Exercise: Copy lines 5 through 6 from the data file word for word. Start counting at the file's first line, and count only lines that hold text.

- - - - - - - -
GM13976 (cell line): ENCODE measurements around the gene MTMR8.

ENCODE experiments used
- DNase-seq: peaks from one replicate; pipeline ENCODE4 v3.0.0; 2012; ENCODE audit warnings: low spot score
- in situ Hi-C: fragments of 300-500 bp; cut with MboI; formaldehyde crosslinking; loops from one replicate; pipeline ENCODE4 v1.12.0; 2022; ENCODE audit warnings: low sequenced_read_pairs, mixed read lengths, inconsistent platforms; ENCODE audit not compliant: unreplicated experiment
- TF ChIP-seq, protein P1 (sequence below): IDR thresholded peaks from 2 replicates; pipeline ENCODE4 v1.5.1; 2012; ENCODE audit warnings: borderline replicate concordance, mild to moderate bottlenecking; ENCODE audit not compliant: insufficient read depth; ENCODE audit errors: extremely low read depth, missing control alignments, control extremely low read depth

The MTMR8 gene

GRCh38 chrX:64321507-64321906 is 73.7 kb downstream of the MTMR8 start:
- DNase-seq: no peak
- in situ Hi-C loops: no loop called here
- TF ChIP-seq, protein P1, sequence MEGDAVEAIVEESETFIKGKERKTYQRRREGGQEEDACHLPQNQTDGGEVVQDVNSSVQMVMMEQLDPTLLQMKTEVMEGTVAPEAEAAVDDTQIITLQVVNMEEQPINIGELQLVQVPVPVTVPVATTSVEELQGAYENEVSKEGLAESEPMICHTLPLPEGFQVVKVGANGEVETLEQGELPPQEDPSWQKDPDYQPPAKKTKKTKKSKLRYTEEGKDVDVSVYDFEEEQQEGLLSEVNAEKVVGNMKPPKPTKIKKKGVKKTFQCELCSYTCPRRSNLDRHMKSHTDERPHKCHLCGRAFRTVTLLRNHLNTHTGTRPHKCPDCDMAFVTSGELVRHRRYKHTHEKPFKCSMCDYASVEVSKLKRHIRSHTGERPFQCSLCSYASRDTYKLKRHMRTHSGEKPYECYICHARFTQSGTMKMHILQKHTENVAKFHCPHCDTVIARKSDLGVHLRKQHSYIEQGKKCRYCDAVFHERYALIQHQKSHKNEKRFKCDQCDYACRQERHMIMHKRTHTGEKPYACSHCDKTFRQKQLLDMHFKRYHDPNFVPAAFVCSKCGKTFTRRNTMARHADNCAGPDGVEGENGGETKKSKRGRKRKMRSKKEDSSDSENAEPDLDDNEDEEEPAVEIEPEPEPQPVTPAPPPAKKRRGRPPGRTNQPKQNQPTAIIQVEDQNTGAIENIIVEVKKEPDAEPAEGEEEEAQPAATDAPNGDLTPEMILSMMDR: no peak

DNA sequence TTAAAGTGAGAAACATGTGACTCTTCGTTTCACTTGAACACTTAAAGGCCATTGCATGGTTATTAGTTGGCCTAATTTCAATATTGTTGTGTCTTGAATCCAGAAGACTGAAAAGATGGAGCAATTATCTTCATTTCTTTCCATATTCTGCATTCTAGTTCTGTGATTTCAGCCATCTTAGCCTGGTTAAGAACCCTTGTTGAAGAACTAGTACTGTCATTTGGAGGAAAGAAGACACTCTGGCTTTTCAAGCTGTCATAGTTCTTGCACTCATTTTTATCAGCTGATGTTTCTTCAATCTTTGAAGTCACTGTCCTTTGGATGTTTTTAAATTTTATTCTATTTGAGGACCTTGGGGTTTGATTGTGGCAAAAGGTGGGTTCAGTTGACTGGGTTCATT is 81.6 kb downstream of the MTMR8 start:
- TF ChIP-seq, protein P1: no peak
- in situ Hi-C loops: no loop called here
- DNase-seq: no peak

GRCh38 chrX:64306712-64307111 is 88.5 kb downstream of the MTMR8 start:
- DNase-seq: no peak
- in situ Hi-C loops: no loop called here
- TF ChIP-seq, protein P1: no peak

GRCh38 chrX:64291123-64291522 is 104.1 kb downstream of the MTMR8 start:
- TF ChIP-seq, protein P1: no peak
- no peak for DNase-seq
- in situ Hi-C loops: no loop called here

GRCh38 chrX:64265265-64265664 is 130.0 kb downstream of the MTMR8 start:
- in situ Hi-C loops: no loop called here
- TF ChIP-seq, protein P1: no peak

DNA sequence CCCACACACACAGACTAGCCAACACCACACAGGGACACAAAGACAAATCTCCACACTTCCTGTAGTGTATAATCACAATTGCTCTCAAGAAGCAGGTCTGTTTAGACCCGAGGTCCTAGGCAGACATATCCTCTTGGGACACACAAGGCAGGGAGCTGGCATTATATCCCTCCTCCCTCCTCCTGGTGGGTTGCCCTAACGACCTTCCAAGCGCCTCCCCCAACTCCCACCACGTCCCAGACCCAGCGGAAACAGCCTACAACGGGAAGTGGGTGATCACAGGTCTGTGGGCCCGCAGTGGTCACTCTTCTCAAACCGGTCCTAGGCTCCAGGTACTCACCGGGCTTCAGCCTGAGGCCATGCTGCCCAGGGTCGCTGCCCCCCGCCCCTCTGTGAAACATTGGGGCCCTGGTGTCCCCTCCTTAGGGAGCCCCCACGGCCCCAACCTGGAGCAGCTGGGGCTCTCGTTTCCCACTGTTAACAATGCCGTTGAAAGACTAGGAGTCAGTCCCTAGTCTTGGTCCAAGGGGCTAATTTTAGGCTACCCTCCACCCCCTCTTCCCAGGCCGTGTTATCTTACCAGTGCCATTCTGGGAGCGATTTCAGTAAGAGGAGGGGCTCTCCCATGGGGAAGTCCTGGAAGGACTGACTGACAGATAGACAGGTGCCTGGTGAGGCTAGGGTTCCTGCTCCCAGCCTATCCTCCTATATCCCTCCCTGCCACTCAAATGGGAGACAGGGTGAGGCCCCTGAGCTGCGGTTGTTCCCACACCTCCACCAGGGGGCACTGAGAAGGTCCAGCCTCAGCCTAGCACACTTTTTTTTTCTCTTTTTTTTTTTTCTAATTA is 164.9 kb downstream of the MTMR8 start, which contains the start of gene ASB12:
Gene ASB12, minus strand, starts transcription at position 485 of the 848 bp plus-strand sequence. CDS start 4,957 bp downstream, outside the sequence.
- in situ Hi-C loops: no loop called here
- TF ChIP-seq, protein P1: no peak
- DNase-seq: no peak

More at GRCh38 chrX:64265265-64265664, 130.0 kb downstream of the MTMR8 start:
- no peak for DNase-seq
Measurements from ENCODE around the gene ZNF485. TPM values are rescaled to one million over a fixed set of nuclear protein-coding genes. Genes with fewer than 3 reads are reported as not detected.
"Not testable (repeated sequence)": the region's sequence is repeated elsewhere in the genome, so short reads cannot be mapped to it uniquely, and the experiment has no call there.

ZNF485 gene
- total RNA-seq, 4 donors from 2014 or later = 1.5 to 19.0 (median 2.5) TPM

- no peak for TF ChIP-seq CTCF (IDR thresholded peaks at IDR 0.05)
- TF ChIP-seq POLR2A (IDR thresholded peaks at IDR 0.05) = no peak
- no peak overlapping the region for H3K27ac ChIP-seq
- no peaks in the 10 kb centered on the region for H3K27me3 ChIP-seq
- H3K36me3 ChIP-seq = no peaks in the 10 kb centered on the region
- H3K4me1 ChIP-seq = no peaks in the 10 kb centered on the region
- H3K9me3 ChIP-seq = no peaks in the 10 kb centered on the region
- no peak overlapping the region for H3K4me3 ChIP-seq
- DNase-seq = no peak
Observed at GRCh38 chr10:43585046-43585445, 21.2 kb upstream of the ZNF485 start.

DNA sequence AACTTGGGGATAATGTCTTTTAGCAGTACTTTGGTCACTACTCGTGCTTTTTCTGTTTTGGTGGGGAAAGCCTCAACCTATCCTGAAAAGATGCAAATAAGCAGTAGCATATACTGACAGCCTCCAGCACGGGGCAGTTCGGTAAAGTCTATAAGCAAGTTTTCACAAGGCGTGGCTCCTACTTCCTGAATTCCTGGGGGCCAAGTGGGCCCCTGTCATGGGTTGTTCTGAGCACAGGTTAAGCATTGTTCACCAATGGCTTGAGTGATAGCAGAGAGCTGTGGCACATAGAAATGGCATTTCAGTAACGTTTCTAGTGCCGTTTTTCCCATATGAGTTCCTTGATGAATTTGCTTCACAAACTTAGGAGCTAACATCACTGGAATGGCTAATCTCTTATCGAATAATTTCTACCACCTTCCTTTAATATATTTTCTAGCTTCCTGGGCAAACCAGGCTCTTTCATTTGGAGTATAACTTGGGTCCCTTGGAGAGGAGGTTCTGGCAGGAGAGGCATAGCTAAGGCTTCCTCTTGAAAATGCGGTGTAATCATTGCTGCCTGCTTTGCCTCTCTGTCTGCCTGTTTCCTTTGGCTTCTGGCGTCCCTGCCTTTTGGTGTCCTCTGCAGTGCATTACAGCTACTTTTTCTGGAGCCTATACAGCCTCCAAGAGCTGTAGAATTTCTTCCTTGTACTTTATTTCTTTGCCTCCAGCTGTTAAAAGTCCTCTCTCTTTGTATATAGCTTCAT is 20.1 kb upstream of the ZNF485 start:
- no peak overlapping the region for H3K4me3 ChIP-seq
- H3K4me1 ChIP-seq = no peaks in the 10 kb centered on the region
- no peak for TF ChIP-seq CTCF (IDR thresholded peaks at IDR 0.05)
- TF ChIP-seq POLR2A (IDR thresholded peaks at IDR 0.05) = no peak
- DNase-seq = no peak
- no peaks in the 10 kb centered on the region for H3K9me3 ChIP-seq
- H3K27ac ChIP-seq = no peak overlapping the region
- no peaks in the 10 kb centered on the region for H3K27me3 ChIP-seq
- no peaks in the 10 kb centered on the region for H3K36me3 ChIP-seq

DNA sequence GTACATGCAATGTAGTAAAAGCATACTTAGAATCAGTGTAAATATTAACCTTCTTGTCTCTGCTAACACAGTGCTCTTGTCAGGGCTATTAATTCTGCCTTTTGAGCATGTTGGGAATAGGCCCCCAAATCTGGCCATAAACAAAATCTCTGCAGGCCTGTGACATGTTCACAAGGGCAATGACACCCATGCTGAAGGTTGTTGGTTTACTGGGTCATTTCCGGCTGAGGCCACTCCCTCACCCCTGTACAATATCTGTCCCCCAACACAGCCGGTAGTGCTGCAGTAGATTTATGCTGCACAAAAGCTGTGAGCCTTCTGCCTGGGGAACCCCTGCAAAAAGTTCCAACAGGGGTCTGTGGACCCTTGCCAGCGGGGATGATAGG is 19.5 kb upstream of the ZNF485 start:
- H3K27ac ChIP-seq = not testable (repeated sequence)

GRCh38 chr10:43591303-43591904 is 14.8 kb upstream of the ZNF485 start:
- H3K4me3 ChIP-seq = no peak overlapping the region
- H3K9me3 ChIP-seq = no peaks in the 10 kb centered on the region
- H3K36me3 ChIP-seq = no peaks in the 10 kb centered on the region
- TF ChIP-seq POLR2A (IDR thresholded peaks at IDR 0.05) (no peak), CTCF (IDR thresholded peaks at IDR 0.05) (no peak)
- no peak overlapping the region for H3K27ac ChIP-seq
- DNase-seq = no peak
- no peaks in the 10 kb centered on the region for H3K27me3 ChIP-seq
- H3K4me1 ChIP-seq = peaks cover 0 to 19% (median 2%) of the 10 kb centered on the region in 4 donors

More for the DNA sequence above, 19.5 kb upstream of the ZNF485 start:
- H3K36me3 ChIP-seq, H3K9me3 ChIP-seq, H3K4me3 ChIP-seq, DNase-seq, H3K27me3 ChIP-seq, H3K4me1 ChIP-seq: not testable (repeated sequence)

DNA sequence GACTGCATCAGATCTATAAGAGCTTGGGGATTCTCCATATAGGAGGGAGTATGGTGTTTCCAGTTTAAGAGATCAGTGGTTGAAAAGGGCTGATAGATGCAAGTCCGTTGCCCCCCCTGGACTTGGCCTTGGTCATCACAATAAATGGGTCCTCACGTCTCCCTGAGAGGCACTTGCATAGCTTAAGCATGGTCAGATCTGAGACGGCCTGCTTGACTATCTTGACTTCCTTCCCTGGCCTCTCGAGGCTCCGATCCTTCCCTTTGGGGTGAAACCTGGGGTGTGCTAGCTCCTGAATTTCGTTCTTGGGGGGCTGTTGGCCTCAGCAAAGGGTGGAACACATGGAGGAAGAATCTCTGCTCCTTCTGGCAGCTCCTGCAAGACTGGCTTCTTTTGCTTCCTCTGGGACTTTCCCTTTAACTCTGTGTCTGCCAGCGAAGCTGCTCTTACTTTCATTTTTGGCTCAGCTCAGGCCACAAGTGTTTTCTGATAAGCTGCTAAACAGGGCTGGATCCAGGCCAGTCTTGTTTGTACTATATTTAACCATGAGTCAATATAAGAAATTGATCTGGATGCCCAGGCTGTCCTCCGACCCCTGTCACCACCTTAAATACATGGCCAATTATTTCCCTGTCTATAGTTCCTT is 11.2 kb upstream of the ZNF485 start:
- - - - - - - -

- TF ChIP-seq, protein P1 (sequence below): IDR thresholded peaks from 2 replicates; pipeline ENCODE4 v1.5.1; 2012; ENCODE audit warnings: borderline replicate concordance, mild to moderate bottlenecking; ENCODE audit not compliant: insufficient read depth; ENCODE audit errors: extremely low read depth, missing control alignments, control extremely low read depth

The MTMR8 gene